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A Proposal for a New Block Encryption Standard
, 1991
"... A new secretkey block cipher is proposed as a candidate for a new encryption standard. In the proposed cipher, the plaintext and the ciphertext are 64 bit blocks, while the secret key is 128 bit long. The cipher is based on the design concept of "mixing operations from different algebraic grou ..."
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Cited by 189 (3 self)
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A new secretkey block cipher is proposed as a candidate for a new encryption standard. In the proposed cipher, the plaintext and the ciphertext are 64 bit blocks, while the secret key is 128 bit long. The cipher is based on the design concept of "mixing operations from different algebraic groups" The cipher structure was chosen to provide confusion and diffusion and to facilitate both hardware and software implementations.
A Universal Statistical Test for Random Bit Generators
 Journal of cryptology
, 1992
"... A new statistical test for random bit generators is presented which, in contrast to presently used statistical tests, is universal in the sense that it can detect any significant deviation of a device's output statistics from the statistics of a truly random bit source when the device can be mo ..."
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Cited by 84 (0 self)
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A new statistical test for random bit generators is presented which, in contrast to presently used statistical tests, is universal in the sense that it can detect any significant deviation of a device's output statistics from the statistics of a truly random bit source when the device can be modeled as an ergodic stationary source with finite memory but arbitrary (unknown) state transition probabilities. The test parameter is closely related to the device's perbit entropy which is shown to be the correct quality measure for a secretkey source in a cryptographic application. The test hence measures the cryptographic badness of a device's possible defect. The test is easy to implement and very fast and thus wellsuited for practical applications. A sample program listing is provided. Keywords. Randomness, Random bit generator, Statistical test, Entropy, Ergodic stationary source, Exhaustive key search.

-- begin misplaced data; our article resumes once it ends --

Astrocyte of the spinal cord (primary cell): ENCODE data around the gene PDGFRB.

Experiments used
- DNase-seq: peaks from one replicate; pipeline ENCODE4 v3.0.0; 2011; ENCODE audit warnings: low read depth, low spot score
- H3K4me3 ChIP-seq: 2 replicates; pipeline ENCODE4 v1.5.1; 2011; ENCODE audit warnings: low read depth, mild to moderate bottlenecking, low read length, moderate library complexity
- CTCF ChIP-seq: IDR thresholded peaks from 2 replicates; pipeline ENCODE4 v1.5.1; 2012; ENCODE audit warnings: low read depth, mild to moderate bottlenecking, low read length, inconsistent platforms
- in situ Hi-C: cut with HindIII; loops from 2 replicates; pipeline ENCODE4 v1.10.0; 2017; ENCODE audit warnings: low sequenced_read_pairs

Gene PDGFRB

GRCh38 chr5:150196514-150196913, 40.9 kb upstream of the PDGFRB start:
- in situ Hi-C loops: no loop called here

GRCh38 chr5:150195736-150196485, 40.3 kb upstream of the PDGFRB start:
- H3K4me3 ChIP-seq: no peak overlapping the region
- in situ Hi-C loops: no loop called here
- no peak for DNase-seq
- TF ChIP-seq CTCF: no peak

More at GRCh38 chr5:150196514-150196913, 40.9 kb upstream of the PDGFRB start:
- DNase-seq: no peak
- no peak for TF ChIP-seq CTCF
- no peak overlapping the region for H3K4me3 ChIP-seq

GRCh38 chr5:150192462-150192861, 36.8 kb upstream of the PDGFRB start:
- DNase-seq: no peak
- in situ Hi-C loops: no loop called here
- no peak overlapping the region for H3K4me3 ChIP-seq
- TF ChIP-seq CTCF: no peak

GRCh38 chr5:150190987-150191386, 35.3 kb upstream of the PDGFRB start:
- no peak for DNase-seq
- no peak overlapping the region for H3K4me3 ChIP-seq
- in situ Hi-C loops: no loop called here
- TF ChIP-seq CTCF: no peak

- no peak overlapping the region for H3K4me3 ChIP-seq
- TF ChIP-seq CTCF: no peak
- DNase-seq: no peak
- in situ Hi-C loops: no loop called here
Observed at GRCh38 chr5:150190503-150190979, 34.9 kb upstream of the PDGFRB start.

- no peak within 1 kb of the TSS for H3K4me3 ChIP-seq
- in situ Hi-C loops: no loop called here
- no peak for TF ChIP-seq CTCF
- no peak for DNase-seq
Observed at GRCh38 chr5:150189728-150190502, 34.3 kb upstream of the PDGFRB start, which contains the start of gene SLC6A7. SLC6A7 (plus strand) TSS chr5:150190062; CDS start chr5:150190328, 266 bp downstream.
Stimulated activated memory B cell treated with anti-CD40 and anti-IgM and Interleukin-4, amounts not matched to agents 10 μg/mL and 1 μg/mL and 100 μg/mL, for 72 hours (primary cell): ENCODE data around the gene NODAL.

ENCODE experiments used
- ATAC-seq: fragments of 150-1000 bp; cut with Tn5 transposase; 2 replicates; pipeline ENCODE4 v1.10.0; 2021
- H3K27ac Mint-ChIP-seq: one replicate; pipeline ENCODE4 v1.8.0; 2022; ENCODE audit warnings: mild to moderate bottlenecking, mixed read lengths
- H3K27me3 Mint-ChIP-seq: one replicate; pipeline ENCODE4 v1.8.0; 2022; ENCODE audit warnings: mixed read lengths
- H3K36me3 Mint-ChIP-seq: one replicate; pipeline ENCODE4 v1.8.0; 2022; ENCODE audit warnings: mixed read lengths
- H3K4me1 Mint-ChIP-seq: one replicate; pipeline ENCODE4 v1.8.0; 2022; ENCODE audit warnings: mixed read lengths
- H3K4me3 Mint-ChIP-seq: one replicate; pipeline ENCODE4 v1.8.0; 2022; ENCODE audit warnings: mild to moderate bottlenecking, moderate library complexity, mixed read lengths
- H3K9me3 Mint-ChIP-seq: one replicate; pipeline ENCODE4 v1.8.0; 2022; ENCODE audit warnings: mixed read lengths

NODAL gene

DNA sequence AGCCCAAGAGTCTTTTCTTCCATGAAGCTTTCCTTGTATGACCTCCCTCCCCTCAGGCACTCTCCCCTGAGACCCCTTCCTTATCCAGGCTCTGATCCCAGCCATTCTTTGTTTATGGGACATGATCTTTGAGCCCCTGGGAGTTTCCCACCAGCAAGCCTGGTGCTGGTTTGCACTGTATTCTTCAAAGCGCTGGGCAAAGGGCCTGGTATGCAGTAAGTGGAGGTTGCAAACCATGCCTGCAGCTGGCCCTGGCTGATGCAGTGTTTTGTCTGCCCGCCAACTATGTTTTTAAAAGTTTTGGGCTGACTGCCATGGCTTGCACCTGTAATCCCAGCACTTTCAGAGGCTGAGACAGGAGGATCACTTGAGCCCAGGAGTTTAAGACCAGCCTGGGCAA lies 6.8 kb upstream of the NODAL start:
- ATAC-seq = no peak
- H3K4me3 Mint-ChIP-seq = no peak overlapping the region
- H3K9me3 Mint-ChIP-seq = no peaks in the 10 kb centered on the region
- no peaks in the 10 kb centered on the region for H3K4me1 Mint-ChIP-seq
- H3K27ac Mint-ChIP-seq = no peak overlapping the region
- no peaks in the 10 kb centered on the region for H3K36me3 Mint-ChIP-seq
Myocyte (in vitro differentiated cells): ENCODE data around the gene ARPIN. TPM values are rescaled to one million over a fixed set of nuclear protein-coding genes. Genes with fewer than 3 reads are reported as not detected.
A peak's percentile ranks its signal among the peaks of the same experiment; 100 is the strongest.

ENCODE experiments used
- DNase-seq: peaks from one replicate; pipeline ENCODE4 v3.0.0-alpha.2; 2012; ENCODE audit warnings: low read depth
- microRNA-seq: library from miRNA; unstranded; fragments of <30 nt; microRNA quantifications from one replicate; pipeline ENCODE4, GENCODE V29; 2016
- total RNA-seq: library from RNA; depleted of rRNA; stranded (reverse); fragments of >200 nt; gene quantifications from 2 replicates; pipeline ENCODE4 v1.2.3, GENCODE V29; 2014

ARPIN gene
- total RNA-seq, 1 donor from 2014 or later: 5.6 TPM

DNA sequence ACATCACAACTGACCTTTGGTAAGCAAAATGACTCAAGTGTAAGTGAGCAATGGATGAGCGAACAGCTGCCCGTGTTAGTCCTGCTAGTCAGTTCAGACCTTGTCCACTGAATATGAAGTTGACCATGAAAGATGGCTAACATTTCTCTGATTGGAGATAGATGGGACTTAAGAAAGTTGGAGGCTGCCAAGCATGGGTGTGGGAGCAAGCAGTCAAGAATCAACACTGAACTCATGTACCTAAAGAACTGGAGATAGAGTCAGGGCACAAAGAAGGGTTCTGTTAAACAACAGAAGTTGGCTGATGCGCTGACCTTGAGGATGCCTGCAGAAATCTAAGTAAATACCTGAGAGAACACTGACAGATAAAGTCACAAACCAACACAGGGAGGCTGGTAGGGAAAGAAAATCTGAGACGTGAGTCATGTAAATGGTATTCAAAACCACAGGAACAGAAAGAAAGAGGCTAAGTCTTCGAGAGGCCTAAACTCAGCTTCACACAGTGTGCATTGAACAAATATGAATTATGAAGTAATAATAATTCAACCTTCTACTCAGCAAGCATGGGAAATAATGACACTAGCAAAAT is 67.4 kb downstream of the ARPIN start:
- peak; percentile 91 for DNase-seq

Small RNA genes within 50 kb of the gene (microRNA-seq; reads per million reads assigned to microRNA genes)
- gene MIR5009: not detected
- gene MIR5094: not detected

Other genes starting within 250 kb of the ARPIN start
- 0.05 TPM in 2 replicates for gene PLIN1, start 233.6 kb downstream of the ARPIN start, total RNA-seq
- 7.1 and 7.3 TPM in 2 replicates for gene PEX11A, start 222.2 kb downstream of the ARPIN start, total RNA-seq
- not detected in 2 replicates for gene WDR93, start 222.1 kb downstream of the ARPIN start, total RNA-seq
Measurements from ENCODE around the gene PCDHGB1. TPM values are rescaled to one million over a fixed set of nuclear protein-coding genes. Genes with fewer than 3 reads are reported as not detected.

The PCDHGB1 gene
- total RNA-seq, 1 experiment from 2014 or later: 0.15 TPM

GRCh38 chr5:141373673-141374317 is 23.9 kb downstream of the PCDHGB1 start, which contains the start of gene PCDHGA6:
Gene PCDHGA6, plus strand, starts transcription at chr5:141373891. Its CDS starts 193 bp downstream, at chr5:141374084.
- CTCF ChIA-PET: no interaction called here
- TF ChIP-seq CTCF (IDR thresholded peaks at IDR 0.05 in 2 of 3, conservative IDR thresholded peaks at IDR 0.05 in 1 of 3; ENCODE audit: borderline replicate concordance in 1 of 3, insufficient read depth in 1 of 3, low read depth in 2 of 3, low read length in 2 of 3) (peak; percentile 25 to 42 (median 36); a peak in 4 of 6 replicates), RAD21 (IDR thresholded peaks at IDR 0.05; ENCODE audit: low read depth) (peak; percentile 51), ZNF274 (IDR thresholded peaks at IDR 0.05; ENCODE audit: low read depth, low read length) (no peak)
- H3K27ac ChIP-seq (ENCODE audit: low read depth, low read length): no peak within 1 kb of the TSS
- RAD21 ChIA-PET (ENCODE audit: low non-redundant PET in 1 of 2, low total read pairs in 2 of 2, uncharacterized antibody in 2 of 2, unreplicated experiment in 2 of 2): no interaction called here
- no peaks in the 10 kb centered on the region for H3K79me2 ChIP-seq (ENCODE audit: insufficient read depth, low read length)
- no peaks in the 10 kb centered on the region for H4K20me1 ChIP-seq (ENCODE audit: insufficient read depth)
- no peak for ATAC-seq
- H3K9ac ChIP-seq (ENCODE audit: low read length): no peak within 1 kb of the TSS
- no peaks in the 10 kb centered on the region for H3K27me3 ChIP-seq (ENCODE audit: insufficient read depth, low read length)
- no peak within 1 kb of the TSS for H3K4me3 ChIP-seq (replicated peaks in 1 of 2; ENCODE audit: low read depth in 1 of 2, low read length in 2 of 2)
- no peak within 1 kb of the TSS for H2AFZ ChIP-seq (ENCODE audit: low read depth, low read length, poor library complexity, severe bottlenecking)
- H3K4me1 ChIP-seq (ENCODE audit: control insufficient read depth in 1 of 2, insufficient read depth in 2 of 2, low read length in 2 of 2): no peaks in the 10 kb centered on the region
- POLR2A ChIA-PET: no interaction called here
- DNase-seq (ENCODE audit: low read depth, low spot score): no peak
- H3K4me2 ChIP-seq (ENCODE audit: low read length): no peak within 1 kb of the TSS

Software performance of universal hash functions
 In Advances in Cryptology — EUROCRYPT ’99
, 1999
"... Abstract. This paper compares the parameters sizes and software performance of several recent constructions for universal hash functions: bucket hashing, polynomial hashing, Toeplitz hashing, division hashing, evaluation hashing, and MMH hashing. An objective comparison between these widely varying ..."
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Cited by 32 (0 self)
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Abstract. This paper compares the parameters sizes and software performance of several recent constructions for universal hash functions: bucket hashing, polynomial hashing, Toeplitz hashing, division hashing, evaluation hashing, and MMH hashing. An objective comparison between these widely varying approaches is achieved by defining constructions that offer a comparable security level. It is also demonstrated how the security of these constructions compares favorably to existing MAC algorithms, the security of which is less understood. 1
The Shannon Cipher System with a Guessing Wiretapper
 IEEE Trans. Inform. Theory
, 1998
"... The Shannon theory of cipher systems is combined with recent work on guessing values of random variables. The security of encryption systems is measured in terms of moments of the number of guesses needed for the wiretapper to uncover the plaintext given the cryptogram. While the encrypter aims at m ..."
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Cited by 25 (1 self)
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The Shannon theory of cipher systems is combined with recent work on guessing values of random variables. The security of encryption systems is measured in terms of moments of the number of guesses needed for the wiretapper to uncover the plaintext given the cryptogram. While the encrypter aims at maximizing the guessing effort, the wiretapper strives to minimize it, e.g., by ordering guesses according to descending order of posterior probabilities of plaintexts given the cryptogram. For a memoryless plaintext source and a given key rate, a singleletter characterization is given for the highest achievable guessing exponent function, that is, the exponential rate of the ae th moment of the number of guesses as a function of the plaintext message length. Moreover, we demonstrate asymptotically optimal strategies for both encryption and guessing, which are universal in the sense of being independent of the statistics of the source. The guessing exponent is then investigated as a functi...
Automatic Secret Keys from Reciprocal MIMO Wireless Channels: Measurements and Analysis
 IEEE Transactions on Information Forensics and Security
"... Abstract—Information theoretic limits for random key generation in multipleinput multipleoutput (MIMO) wireless systems exhibiting a reciprocal channel response are investigated experimentally with a new threenode MIMO measurement campaign. As background, simple expressions are presented for th ..."